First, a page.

Thursday, February 25, 2016

FERC Approves Moving the CIP V5 Compliance Date!

Today, FERC approved moving the compliance date for NERC CIP version 5 back by three months, from April 1 to July 1. This allows both v5 and v6 (aka “CIP v5 Revisions”) to take effect on the same day.

For those of you who haven’t been keeping score at home:

  1. On Feb. 4, I reported that NERC was being lobbied by the trade associations to move the CIP v5 compliance date back. I assumed NERC would want to see this happen, and suggested they could make this happen either by going the “full Monty” route of petitioning FERC, or by the more subtle (but perhaps less effective) route of issuing auditing guidance that would effectively move the date back. I assumed the only question was which route NERC would choose. I also pointed out, as I have before, that I didn’t think CIP v5 would effectively be enforceable until 6-12 months after April 1 (and more likely 12 months).
  2. The next day, I reported that the Trades had gone ahead and petitioned FERC on their own. I must have written that post very quickly, since I didn’t really consider the implications of this action (i.e. going ahead without NERC), and I didn’t question the reasoning that was provided to FERC. I did bet that FERC would approve the petition (although I didn’t put any money on it! I’ve looked all over the Internet for a FERC betting site, but I have yet to find one. My guess is this is because betting on what FERC will do is no better than betting on the next random number to come up).
  3. On Feb. 6, I actually thought about what the Trades’ petition meant. First, I was surprised that they had petitioned FERC without NERC being on their side; I speculated this was because NERC wasn’t in agreement with them. Then I went on to look more closely at the Trades’ stated reason for petitioning FERC: that NERC entities would have to spend a lot of money and time putting in place a v5 compliance program, only to have to do the same thing for v6 three months later. I pointed out why this argument didn’t have much merit. I then stated the main reason why I thought the date should be pushed back (and why I’ve been saying that for more than a year, although I’ve been advocating the date be pushed back at least a year, not just three months): there has been so much confusion over the meaning of the v5 requirements, and NERC has pursued so many different aborted strategies to fix that confusion, that many entities never felt comfortable starting their v5 compliance programs until last year.
  4. My most recent post on this topic was on Monday, Feb. 8, when I pointed out that NERC had – seemingly inexplicably – filed comments disputing what the Trades had asserted. I wasn’t surprised to see NERC had fairly easily refuted the trades’ argument.[i] But I reiterated that I thought the date should be moved back, and I added two new arguments: 1) the rush to comply on 4/1 was taking a huge toll on some organizations, for no particularly good reason (since CIP v5 won’t be effectively enforceable for 6-12 months from 4/1, regardless of whether the date is moved or not); and 2) if the v4 date stands, many entities would have to devote a huge amount of time to self-reporting non-compliance for the next three months, and not as much to actually becoming compliant.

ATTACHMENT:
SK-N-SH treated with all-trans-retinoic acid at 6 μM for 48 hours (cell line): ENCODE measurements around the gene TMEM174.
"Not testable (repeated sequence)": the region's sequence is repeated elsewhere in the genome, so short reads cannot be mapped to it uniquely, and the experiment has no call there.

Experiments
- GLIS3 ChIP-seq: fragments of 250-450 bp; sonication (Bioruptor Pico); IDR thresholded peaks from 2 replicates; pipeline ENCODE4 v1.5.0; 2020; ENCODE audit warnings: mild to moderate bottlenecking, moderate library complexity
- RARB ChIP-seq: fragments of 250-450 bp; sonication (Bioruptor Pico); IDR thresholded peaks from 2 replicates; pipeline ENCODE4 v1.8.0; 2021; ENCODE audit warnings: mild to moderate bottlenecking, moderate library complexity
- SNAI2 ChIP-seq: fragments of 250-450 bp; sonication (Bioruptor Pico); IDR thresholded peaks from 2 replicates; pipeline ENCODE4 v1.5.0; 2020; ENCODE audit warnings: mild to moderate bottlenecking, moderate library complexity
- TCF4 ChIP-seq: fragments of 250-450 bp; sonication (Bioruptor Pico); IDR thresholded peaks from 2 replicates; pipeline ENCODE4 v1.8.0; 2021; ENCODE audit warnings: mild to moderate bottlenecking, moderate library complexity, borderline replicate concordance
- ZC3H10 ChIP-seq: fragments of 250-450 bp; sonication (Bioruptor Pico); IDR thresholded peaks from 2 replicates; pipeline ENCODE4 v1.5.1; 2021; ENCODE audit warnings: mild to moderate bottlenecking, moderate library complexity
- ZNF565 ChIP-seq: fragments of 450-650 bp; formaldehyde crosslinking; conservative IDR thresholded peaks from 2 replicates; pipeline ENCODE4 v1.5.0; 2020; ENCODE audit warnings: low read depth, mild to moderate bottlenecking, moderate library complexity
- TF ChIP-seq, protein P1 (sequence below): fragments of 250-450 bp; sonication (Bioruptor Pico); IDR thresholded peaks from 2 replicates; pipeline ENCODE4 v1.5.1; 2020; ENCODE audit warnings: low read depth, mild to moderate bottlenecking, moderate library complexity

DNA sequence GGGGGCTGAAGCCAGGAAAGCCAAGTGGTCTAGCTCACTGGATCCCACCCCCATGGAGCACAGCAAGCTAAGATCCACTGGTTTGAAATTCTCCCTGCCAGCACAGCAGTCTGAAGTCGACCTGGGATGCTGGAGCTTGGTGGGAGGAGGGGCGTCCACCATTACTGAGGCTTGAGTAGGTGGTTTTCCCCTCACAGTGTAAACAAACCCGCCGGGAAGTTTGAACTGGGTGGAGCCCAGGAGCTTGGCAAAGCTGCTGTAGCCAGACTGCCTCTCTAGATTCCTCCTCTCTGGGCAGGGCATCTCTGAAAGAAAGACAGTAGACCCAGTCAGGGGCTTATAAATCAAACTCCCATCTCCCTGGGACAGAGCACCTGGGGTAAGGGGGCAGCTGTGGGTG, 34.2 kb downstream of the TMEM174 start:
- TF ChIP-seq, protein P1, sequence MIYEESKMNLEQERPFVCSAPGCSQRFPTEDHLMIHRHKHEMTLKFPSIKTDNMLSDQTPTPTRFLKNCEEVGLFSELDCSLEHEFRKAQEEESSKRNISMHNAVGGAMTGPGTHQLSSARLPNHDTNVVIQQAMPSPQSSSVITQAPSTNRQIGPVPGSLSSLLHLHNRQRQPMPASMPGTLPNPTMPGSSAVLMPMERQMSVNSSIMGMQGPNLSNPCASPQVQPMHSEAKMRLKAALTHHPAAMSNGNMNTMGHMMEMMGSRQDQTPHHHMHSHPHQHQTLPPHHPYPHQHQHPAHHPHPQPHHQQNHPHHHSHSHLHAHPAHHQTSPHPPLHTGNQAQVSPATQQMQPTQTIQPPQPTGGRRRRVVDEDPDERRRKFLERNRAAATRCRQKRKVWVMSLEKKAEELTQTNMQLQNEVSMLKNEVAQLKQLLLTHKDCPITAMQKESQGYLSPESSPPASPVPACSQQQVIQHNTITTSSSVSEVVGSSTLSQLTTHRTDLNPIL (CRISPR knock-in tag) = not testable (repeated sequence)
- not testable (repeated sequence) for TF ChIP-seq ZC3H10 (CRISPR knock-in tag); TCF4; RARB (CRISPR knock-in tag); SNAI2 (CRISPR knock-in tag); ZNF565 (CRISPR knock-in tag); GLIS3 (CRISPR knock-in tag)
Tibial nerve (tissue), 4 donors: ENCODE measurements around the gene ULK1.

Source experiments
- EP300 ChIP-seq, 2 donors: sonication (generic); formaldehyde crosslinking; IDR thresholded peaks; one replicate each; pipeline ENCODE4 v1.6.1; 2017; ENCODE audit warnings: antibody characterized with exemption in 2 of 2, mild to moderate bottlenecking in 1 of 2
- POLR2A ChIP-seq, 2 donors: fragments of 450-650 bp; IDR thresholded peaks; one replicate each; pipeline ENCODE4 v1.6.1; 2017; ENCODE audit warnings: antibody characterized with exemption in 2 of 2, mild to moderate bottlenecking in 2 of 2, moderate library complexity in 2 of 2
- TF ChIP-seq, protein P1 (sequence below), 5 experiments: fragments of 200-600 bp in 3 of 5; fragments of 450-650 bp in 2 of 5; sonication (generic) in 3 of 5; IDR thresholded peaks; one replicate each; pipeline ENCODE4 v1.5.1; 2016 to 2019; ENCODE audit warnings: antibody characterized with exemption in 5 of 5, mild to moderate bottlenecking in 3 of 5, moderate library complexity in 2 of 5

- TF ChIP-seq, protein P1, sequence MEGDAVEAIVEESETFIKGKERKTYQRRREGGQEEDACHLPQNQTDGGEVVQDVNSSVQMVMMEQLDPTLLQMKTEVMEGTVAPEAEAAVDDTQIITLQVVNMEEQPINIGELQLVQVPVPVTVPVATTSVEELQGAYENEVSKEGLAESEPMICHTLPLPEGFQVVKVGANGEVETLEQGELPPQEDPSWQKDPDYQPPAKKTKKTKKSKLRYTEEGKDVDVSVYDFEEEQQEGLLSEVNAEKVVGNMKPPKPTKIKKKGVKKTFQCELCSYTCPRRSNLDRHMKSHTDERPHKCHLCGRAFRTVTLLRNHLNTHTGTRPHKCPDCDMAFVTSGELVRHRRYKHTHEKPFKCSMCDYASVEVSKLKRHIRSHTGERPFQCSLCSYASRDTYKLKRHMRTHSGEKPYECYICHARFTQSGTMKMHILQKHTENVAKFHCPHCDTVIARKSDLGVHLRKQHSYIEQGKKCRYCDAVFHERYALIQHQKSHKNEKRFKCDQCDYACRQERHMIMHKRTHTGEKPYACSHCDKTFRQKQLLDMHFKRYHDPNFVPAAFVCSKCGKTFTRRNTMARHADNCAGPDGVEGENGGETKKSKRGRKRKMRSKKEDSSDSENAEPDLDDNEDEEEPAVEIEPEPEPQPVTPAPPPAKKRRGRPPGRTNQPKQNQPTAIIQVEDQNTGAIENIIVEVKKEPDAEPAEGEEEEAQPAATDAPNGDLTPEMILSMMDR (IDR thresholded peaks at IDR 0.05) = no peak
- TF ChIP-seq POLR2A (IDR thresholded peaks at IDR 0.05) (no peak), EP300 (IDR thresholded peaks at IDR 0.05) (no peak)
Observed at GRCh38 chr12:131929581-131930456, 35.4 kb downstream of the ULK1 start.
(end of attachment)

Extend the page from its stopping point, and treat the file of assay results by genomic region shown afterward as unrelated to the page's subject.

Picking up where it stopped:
So what happens next? Will entities use the extra three months wisely and become compliant on July 1? I think they will use the time wisely, but I’m fairly sure the majority of entities will still be a good way from fully compliant on July 1. They just won’t be as non-compliant as they would have been on April 1. But I’m not going to make the argument now that FERC should push the date back another six months, even though I believe that’s what they should do. Ya gotta know when to fold ‘em.

There’s one more issue: I know some of the NERC regions were also against moving the compliance date back, because it plays havoc with their audit schedules. They really can’t do CIP audits from April through June of this year, so what becomes of those audits? Audits are scheduled at least a couple years out, meaning it will be very hard to squeeze these back into the schedule before say 2018 or 2019.

While I have sympathy for the auditors, I do feel their inconvenience doesn’t outweigh the greater “inconvenience” the entities would feel if the date weren’t moved back.

The views and opinions expressed here are my own and don’t necessarily represent the views or opinions of Deloitte Advisory.

[i] The Trades did file counter-arguments to NERC’s, but they weren’t terribly more impressive than the arguments from their first filing, which NERC refuted.

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